Do we have an inordinate amount of surface parking around our State House. Let’s see what our neighbors and peers look like.
Providence, Rhode Island
Concord, New Hampshire
Albany, New York
Trenton, New Jersey
Conclusions? Make you own. For me, it looks like our company for surface parking on State House grounds is Dover and Augusta, and I really want to visit Annapolis now.
Also, this is really gross in New Jersey, removed a bit from the main State House in Trenton is the New Jersey Departments of Agriculture and Labor.
I’m not sure what the Agriculture Department in New Jersey is growing.
Gonna play a little devil’s advocate here… but if you only compare our state house (not the parking across the street, because that’s for the state office buildings across the street) with others, it’s not really all that bad, probably equivalent to CT’s. Look just east and west of the CT state house and you’ll see the rest of the state offices along Capitol Ave (west to 84 and east to the end). They have more parking than our state offices.
The same goes for VT. You’re looking at the state house, but not the state offices across State St or just east or west. You’re also not taking into consideration the number of VT state offices that are actually in Waterbury (that have lots of parking). Now, realistically, VT is a poor comparison because it’s population is small and spread out and there is no good public transportation. But the fact remains that you’re not looking beyond the state houses in these images except when it comes to Providence.
And I’m not saying any of this because I think the state employees need lots of free parking (I think they should pay for parking like the rest of us).
OK, I’ve re-centered the Providence map on the State House itself. I was trying to center maps on Capital Complexes, not necessarily the actual capital building, but I don’t know every state’s capitol grounds layout enough to compare directly. All of the maps are at the same scale.
In the Vermont example, yes there may be state offices in Waterbury, but Rhode Island also has state offices in Cranston and Warwick. Each state has remote offices, i.e. the secondary Trenton map I posted.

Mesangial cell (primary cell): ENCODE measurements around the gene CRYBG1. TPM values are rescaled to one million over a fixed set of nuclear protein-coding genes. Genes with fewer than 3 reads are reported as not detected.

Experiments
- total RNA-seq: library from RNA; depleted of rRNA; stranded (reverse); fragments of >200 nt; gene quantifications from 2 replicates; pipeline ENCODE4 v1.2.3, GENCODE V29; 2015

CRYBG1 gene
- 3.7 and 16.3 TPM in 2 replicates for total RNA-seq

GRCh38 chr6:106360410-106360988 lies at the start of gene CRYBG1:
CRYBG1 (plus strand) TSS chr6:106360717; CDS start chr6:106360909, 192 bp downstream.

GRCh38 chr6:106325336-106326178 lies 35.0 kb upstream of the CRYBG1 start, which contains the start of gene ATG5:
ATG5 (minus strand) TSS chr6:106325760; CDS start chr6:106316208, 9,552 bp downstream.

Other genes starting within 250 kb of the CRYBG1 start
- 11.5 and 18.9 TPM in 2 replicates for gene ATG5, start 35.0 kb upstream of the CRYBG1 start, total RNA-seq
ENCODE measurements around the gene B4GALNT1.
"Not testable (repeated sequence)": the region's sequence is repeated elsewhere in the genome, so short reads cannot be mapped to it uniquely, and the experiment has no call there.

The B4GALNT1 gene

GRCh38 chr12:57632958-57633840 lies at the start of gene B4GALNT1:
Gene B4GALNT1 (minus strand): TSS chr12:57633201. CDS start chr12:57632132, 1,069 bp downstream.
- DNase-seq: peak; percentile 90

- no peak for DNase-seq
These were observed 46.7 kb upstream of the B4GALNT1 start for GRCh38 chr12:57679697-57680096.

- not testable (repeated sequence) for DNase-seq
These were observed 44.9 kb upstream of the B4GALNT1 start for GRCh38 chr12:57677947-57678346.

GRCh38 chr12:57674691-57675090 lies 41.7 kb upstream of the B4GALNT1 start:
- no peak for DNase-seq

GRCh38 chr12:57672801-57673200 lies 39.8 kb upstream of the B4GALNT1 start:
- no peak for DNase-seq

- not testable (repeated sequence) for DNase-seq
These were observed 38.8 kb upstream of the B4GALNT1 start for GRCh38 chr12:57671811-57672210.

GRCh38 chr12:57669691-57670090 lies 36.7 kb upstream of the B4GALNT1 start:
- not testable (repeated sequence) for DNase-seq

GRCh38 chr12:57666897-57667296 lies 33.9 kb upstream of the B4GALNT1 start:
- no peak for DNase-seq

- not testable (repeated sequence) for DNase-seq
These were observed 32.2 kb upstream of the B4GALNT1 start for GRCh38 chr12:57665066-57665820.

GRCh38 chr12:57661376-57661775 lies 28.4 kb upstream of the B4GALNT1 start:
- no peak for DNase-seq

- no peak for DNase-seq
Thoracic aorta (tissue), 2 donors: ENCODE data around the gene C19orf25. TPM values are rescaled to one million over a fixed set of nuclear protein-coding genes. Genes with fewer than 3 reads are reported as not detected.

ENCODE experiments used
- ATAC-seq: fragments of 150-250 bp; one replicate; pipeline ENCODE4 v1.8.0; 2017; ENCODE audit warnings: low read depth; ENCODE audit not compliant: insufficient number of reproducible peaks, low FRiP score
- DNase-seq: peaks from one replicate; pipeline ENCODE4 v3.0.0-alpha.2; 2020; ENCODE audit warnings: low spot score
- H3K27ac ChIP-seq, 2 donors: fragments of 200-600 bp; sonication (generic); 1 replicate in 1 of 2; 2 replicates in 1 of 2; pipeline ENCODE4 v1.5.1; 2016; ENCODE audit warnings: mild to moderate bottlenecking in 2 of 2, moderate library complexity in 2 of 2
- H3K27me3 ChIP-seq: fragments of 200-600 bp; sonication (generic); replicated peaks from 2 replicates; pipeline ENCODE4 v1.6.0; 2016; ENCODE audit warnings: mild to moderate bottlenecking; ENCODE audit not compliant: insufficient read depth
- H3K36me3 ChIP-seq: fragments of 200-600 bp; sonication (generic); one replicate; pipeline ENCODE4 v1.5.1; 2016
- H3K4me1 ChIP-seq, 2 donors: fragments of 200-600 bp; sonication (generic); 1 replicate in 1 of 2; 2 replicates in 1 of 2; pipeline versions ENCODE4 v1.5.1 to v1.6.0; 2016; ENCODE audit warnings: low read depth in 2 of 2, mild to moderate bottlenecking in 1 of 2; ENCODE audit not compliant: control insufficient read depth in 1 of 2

ETA: Maybe I should zoom the maps out once more. I did this scale because some of the State Houses are so small, it is hard to see them at the next further out scale. Readers can zoom in and out as they want to compare I suppose. Trenton is revealed to be much worse at the next level out, but I don’t know if the lots north of the State House there are state lots or not.
I think Maine gets an excuse for having lots of parking. Their legislators are coming from all over a large state with very little public transportation. Rhody doesn’t have that excuse. Even worse – there are probably few capitols with a train station within a stone’s throw of the building!
If we had a full-time legislature, instead of one that is just showing up after their day jobs, it would be easier for them to use public transit as they would be arriving at the State House on commuter hours.
The lots right near the RI State House are mostly for legislators and support personnel.
However – when I worked in the State House my parking pass got me into the DOT lot across the street, plus the lot behind that at DOH, and into the parking structure that’s underneath that big ornate walkway next to DOA. It’s three levels – and you can get a van into the lower level but you’re gonna scrape a bit trying to get out, I can tell you that from experience.